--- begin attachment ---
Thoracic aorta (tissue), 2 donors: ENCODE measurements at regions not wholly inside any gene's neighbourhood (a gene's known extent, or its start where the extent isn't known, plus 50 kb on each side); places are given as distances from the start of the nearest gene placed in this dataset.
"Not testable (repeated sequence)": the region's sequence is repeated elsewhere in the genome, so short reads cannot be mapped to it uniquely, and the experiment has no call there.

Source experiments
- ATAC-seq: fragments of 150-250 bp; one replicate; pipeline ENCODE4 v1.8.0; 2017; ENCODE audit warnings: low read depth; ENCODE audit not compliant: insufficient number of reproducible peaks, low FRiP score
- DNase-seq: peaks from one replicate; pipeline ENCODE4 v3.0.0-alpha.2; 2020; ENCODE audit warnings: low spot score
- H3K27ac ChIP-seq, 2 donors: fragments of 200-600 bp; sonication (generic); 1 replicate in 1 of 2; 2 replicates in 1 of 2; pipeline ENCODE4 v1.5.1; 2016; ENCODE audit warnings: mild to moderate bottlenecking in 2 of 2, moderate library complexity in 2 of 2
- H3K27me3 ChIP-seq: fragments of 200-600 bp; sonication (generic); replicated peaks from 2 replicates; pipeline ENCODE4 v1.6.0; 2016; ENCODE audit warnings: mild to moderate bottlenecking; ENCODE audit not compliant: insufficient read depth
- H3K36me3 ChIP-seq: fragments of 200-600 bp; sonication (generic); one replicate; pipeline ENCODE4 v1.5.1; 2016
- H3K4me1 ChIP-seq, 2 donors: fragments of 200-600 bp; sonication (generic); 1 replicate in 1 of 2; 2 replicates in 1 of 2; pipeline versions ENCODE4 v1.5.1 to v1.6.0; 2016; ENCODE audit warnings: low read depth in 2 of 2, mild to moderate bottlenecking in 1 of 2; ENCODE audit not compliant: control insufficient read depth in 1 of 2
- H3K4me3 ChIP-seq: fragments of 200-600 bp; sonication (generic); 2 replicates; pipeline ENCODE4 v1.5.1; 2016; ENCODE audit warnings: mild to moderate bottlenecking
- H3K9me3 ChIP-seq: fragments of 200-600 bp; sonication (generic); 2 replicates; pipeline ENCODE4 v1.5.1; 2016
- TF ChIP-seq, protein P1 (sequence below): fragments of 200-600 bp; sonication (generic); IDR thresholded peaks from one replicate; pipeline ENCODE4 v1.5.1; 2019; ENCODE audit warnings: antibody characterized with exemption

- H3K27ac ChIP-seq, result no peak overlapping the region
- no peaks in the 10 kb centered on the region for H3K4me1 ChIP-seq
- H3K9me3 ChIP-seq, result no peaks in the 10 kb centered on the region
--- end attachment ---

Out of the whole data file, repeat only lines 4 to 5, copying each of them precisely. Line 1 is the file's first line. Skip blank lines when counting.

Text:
- ATAC-seq: fragments of 150-250 bp; one replicate; pipeline ENCODE4 v1.8.0; 2017; ENCODE audit warnings: low read depth; ENCODE audit not compliant: insufficient number of reproducible peaks, low FRiP score
- DNase-seq: peaks from one replicate; pipeline ENCODE4 v3.0.0-alpha.2; 2020; ENCODE audit warnings: low spot score